Roadblocks to Fixing Known Issues

Cover Photo by Ashkan Forouzani on Unsplash

I have been working on Ink Calendar since October 2017. Since then the app has grown to be much more capable and complex. When developing I expect there will be issues with my code, but as I have discovered there are also major issues with Windows APIs. In this post I plan to layout the issues I have been trying to fix for years with no success.

Ink Analysis Crash

One of the obvious hallmarks of Ink Calendar is the inking. Inking is different than traditional computer inputs like keyboard and mouse. A powerful inking experience requires quick selection and the ability to convert from ink to text. Lucky for me Microsoft makes this very easy with an API.

However this same magical API called InkAnalysis is the single biggest source of instability within Ink Calendar. My personal guess is this API is not heavily used because it has not improved or changed since I have been using it. Also Microsoft’s documentation on how to isolate the application from the InkAnalyzer does not exist. I have been working with the team to resolve issues; so far with no success.

Calendar API Errors

The other headline feature in Ink Calendar is the Calendar part. When users ink on a day and want to add that day to their Calendar in a more formal way there is a very easy API which can be called to add the appointment to the user’s calendar. However this API is frequently and randomly broken. No good feedback on a successfully added appointment. This means as a developer I have to guess if the appointment was added or the dialog was just canceled by the user.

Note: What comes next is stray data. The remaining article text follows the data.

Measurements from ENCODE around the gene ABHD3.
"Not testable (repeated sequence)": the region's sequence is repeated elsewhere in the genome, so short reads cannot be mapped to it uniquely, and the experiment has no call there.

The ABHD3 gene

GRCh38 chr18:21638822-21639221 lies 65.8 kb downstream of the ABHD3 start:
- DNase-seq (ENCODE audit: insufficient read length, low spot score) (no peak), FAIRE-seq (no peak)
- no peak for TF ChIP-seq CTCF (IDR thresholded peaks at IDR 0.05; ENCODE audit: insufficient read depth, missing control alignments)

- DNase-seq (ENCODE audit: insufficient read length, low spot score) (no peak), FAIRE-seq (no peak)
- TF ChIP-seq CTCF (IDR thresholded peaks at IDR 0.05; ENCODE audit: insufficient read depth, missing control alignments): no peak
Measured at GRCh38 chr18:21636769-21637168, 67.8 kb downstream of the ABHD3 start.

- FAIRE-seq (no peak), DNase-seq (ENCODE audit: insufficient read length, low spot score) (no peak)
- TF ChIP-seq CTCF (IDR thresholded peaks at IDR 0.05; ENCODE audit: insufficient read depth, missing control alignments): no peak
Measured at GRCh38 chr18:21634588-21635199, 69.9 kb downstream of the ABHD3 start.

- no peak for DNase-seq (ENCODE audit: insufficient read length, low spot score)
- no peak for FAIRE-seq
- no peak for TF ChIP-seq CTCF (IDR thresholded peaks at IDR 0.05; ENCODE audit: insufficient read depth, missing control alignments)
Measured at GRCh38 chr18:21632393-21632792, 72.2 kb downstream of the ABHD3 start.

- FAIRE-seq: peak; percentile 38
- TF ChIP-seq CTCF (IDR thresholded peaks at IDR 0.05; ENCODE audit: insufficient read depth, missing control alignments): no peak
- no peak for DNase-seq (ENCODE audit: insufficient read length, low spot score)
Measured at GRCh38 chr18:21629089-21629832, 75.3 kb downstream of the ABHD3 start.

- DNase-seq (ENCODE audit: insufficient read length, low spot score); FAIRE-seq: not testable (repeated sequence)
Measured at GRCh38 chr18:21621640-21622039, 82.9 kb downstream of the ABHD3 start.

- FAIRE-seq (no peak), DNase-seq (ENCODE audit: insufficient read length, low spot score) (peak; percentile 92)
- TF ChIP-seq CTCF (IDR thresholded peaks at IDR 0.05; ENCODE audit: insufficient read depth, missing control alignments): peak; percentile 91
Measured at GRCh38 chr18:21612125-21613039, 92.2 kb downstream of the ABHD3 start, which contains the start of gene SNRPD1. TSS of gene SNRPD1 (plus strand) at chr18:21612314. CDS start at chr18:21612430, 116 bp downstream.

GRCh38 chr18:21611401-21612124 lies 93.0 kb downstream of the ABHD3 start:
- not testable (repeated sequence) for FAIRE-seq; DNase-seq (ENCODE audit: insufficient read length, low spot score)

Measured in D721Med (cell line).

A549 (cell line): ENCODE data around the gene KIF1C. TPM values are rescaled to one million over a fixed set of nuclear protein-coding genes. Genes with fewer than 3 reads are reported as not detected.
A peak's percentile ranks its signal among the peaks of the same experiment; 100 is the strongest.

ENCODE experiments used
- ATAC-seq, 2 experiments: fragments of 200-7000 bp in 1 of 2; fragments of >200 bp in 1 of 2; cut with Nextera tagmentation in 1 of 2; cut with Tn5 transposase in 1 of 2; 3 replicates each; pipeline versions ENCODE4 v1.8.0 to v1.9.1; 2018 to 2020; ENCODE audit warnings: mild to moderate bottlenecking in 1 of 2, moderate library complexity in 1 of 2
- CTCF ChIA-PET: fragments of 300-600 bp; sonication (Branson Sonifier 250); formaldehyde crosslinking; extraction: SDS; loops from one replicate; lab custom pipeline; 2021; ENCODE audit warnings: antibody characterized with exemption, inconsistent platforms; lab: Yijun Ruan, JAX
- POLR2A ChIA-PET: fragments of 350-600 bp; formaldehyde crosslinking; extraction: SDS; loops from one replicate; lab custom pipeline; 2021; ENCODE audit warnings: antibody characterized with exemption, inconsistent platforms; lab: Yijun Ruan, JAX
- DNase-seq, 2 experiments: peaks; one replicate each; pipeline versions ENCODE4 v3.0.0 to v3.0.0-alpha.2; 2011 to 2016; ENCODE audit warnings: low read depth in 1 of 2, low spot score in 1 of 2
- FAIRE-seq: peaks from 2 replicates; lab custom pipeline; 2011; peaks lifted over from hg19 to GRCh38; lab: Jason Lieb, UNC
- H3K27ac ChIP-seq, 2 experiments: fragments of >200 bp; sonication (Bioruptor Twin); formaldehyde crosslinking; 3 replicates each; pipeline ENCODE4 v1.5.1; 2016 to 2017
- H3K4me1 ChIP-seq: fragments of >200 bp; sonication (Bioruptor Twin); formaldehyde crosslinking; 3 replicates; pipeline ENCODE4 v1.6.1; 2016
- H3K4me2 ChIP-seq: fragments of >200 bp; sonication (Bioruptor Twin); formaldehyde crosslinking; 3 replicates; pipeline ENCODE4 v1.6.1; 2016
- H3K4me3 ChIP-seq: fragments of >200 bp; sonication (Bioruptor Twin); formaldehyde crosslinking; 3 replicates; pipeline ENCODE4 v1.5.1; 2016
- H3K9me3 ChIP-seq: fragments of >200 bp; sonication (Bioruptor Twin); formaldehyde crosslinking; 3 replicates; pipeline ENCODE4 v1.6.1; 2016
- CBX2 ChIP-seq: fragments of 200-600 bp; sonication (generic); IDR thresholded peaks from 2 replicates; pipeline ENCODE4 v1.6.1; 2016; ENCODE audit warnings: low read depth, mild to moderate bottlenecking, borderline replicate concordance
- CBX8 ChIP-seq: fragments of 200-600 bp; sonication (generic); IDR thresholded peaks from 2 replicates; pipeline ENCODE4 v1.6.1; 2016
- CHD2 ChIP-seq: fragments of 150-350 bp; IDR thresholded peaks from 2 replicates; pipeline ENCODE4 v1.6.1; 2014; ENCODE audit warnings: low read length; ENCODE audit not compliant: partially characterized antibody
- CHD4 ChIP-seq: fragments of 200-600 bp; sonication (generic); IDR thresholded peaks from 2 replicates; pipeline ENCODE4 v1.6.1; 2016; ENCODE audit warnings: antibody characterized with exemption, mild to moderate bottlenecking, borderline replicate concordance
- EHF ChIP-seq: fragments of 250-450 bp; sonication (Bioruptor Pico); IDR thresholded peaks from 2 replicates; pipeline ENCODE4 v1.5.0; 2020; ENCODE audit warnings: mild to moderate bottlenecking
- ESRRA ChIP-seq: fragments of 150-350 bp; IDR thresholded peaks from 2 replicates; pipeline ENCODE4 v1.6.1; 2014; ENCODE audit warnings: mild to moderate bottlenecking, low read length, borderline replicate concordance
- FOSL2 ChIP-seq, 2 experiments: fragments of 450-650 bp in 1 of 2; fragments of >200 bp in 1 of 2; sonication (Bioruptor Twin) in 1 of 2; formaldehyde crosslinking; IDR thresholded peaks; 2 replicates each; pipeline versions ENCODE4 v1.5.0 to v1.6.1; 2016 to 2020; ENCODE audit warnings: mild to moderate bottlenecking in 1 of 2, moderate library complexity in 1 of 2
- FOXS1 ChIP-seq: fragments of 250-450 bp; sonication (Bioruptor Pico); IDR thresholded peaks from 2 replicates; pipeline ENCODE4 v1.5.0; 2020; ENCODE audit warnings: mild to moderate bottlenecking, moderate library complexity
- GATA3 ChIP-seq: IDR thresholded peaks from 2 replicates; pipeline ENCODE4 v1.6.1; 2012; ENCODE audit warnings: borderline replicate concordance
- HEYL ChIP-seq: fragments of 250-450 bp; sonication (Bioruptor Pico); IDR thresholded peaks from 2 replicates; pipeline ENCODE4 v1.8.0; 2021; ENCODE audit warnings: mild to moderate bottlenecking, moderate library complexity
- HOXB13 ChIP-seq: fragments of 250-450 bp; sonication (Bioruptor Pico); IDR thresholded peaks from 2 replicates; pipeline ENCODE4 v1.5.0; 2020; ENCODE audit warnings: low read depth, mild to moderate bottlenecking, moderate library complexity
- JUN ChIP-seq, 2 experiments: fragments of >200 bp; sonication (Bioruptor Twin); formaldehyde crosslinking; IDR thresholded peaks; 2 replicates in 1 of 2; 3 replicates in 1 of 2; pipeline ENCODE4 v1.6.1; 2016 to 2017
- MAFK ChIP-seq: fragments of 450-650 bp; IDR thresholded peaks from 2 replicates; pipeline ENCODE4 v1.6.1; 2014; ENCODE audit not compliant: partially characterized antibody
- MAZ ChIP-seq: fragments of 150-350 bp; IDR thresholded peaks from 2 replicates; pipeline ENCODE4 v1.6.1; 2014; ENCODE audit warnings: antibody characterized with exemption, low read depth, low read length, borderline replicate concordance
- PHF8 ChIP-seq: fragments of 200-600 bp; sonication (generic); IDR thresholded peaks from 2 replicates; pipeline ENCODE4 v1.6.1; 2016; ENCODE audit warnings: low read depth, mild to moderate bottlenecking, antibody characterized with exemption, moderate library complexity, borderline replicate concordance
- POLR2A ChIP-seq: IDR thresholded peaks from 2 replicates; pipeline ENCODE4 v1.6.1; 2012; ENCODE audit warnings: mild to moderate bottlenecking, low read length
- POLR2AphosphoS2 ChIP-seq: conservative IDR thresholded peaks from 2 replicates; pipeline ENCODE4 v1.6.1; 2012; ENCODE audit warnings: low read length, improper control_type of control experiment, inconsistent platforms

Within the same AppointmentManager API is getting the user’s calendar appointments to show them on the calendar. This also is broken randomly and does not provide up-to-date appointment data. This completely prevents Ink Calendar from being able to provide a seamless calendar application. There is no clear way to connect with Microsoft regarding this issue and I have tried several different avenues.

Azure Pipelines

Building UWP apps and submitting them to the Microsoft Store should be the easiest Azure Pipeline that exists, but it is such a terrible experience there is no wonder UWP was never widely adopted. When users finally get pipelines working they randomly break with totally unhelpful error messages “internal compiler error.”

Does Microsoft Want UWP Developers to be Successful?

It doesn’t seem like it. When compared to other platforms like iOS and Android, UWP devs have no advocates within Microsoft. All of the recent developer and technology investments have been made last and worst for UWP experiences. Azure DevOps, AppCenter, C# language, .NET 5, are best when not developing a Windows GUI application. UWP is ignored and abandoned. Microsoft’s own 15 year old framework WPF has gotten more support than UWP.

I want to be an independent UWP developer, but as time goes on it becomes clear UWP is the bastard child of Microsoft.

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